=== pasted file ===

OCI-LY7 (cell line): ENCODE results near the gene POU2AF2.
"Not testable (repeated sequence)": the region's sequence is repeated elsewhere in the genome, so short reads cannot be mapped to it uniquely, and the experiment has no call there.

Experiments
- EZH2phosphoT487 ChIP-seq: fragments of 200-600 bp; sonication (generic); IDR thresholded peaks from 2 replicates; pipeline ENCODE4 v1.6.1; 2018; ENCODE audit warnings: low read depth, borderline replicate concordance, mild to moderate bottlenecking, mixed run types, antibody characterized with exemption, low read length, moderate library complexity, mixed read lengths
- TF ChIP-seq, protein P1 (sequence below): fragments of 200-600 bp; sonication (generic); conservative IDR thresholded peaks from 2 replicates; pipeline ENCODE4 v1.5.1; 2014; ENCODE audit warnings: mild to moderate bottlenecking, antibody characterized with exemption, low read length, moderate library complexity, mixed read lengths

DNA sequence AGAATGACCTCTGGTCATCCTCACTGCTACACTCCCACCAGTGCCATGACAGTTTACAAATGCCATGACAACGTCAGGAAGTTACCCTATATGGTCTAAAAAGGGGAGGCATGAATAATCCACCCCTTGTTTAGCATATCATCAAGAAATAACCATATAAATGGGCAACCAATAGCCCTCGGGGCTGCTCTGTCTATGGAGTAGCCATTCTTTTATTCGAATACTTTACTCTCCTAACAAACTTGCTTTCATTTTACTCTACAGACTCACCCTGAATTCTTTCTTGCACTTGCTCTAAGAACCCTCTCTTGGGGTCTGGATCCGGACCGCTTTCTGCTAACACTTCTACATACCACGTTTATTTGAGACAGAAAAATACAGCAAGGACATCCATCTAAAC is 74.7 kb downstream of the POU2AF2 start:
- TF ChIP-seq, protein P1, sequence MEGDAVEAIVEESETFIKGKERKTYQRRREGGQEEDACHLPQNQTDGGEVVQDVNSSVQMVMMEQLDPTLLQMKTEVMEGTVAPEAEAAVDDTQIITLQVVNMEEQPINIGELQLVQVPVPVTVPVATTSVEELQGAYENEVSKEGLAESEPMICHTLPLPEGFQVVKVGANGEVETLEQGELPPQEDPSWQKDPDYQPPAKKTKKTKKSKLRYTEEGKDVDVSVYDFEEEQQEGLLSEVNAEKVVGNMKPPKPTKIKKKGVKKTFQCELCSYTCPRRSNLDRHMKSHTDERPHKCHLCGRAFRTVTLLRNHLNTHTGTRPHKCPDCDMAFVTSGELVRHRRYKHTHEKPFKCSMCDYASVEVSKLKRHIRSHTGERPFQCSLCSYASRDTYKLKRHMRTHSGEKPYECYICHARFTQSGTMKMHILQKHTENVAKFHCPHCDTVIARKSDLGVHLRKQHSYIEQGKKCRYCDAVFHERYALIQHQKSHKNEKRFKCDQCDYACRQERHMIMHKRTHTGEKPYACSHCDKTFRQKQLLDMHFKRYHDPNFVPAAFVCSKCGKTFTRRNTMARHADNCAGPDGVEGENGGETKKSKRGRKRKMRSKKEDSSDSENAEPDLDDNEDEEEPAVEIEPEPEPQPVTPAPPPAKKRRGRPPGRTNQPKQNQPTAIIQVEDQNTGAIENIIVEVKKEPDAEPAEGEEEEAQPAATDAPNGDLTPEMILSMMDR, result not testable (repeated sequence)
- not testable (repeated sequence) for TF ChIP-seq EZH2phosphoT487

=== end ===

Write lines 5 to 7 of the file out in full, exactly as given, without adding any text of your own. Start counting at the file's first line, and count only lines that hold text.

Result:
- TF ChIP-seq, protein P1 (sequence below): fragments of 200-600 bp; sonication (generic); conservative IDR thresholded peaks from 2 replicates; pipeline ENCODE4 v1.5.1; 2014; ENCODE audit warnings: mild to moderate bottlenecking, antibody characterized with exemption, low read length, moderate library complexity, mixed read lengths

DNA sequence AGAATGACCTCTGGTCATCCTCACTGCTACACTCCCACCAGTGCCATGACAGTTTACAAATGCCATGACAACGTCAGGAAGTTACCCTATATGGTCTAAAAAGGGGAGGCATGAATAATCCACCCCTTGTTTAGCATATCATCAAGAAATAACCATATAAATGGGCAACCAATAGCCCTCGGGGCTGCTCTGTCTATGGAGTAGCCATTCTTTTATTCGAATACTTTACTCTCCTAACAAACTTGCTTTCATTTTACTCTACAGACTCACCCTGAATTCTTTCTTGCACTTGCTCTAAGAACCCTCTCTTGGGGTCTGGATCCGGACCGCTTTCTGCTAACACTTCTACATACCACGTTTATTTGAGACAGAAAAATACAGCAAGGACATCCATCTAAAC is 74.7 kb downstream of the POU2AF2 start:
- TF ChIP-seq, protein P1, sequence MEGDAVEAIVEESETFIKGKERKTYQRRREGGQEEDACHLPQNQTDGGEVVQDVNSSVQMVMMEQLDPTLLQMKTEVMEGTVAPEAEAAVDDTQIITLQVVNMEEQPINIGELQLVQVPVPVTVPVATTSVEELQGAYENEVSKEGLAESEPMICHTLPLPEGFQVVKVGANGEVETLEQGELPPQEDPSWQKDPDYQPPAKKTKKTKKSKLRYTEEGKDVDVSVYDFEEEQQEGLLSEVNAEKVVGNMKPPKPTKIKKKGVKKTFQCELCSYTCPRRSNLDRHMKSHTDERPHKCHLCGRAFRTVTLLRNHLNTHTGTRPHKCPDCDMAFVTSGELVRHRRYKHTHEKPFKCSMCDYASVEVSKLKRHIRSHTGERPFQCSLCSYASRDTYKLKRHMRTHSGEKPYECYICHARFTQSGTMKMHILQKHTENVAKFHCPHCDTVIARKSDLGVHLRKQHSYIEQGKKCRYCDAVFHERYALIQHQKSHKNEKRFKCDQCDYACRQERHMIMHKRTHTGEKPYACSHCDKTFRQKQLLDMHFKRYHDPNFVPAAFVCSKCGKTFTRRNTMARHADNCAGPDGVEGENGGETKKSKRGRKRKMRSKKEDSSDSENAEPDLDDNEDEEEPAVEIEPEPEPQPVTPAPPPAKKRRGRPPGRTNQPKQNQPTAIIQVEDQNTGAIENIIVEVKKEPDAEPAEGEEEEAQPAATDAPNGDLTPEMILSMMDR, result not testable (repeated sequence)